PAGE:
Vietnamese food is renowned for its colorful, fresh flavors and extensive use of herbs and greens. Some of these herbs, like mint and cilantro, are frequently used in Western cooking, but some of the others might be unfamiliar. But in addition to being tasty, these lesser-known herbs have a number of health advantages.
Rau răm, sometimes referred to as Vietnamese coriander or laksa leaf, is one of the most widely used herbs in Vietnamese cooking. This herb, which is frequently used in salads and soups, has a sharp, energizing flavor. Antioxidants present in it can help prevent cancer, heart disease, and inflammation.
Tô, commonly referred to as Vietnamese perilla, is another common herb used in Vietnamese cooking. This herb is frequently used as a garnish or in salads and has a distinctive, slightly nutty flavor. Omega-3 fatty acids, which are abundant in it and may aid to lessen inflammation and enhance heart health.
Another herb used frequently in Vietnamese cuisine is ng gai, also referred to as saw-tooth herb or culantro. It is frequently used in soups, stews, and salads and is renowned for its distinctive, powerful, and pungent smell. Antimicrobial, anti-inflammatory, anti-cancer, and even anti-diabetic capabilities are among its therapeutic attributes.
The herb da, often referred to as Vietnamese coriander or rau ram, is another one that is frequently used in Vietnamese cooking. This herb, which is frequently used in salads and soups, has a sharp, energizing flavor. Additionally, it is abundant in vitamins C and A, which are crucial for preserving a strong immune system.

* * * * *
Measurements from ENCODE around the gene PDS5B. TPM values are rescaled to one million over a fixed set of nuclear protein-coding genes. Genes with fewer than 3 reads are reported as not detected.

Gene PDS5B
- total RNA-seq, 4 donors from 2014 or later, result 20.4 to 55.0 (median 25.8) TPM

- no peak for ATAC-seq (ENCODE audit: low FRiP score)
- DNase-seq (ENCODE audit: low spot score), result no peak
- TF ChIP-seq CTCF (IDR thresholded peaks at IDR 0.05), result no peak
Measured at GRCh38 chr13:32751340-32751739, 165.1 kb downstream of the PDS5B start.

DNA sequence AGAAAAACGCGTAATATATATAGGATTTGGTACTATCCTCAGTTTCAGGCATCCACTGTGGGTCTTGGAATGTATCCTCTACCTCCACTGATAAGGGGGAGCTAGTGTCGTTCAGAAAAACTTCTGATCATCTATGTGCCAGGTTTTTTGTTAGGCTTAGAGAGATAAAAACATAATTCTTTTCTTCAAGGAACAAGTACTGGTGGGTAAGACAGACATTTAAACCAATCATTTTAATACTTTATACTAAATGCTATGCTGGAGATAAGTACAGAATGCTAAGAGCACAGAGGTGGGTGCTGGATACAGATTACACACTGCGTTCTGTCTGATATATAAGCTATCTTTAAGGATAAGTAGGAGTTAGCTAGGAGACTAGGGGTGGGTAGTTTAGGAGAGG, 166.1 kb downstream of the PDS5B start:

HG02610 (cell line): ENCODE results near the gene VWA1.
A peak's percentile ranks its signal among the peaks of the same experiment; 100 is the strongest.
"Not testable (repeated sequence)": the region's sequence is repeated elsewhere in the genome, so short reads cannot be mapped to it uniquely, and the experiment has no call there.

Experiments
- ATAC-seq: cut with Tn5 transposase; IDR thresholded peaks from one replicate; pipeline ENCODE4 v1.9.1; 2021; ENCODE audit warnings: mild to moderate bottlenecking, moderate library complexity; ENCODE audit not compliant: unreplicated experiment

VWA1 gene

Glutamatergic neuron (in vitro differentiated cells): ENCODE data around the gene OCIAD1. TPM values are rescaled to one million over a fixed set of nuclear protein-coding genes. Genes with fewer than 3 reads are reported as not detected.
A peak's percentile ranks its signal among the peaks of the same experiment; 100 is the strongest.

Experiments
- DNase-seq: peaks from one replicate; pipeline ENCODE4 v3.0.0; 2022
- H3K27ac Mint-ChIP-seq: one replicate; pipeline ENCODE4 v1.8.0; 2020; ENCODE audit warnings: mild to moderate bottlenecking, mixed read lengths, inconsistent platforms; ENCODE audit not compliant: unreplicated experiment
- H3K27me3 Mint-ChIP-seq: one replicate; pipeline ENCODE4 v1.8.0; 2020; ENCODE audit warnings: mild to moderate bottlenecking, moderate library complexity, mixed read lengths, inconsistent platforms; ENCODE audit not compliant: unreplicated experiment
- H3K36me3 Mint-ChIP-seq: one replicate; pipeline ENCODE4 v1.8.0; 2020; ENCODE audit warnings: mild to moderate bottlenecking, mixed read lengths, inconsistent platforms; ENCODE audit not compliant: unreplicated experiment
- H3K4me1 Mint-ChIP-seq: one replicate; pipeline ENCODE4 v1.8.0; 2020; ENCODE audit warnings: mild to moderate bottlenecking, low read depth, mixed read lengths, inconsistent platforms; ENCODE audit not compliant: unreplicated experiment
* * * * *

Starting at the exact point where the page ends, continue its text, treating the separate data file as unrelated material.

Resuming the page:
Dip Ca, or fish mint, comes next. Its distinctive fishy aroma, as its name suggests, sets it apart from other herbs. It is frequently added to soups and salads and is thought to aid with digestion, boost the immune system, and even work as a natural stomach pain reliever.
Water spinach, also known as rau mung, is the last type. This herb is frequently used in soups and stir-fries and is renowned for its excellent nutritional value. In addition to being rich in calcium, iron, and potassium, which are all necessary for supporting healthy bones and teeth, it also includes high levels of vitamins A and C.
In conclusion, including these lesser-known Vietnamese culinary herbs in your diet can offer a ton of flavor and a variety of health advantages. These herbs offer a delectable and nourishing way to enhance your meals, from dip cá, thought to aid in digestion, to rau răm, with its high antioxidant content. You can grow many of these herbs in your own yard or purchase them dried, frozen, or even live in Asian markets or specialty shops. Discover new ways to flavor and bolster the nutritional value of your dishes by experimenting with various herbs.